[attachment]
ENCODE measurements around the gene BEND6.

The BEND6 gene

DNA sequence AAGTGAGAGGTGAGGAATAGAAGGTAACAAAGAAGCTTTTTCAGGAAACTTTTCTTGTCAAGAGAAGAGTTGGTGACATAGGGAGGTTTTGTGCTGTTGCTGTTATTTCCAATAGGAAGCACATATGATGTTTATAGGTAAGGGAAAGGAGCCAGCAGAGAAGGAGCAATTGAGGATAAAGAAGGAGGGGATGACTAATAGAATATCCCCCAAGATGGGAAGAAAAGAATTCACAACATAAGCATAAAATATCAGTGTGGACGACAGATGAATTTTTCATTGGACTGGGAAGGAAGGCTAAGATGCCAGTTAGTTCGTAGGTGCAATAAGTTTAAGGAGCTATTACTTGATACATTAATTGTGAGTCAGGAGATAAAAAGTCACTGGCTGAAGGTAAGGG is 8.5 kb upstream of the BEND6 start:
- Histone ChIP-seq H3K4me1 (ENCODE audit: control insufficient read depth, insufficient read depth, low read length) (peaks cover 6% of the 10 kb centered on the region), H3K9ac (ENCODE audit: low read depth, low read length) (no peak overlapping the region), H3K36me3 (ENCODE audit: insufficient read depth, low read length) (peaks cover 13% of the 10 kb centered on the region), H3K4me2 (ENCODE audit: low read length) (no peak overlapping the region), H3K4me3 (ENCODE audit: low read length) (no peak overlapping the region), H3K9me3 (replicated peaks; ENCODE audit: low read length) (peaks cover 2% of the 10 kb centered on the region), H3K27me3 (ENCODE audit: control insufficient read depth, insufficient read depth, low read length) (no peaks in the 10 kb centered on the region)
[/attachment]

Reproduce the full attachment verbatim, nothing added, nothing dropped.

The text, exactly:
ENCODE measurements around the gene BEND6.

The BEND6 gene

DNA sequence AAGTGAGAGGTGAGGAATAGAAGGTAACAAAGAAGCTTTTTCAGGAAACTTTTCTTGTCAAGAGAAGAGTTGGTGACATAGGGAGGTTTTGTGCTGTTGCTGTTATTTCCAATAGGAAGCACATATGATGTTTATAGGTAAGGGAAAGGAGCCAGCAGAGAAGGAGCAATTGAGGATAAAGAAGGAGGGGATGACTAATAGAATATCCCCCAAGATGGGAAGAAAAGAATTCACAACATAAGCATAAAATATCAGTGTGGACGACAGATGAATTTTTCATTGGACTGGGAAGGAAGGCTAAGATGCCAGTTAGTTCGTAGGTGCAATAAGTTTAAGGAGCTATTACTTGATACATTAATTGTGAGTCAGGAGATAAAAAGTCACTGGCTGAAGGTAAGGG is 8.5 kb upstream of the BEND6 start:
- Histone ChIP-seq H3K4me1 (ENCODE audit: control insufficient read depth, insufficient read depth, low read length) (peaks cover 6% of the 10 kb centered on the region), H3K9ac (ENCODE audit: low read depth, low read length) (no peak overlapping the region), H3K36me3 (ENCODE audit: insufficient read depth, low read length) (peaks cover 13% of the 10 kb centered on the region), H3K4me2 (ENCODE audit: low read length) (no peak overlapping the region), H3K4me3 (ENCODE audit: low read length) (no peak overlapping the region), H3K9me3 (replicated peaks; ENCODE audit: low read length) (peaks cover 2% of the 10 kb centered on the region), H3K27me3 (ENCODE audit: control insufficient read depth, insufficient read depth, low read length) (no peaks in the 10 kb centered on the region)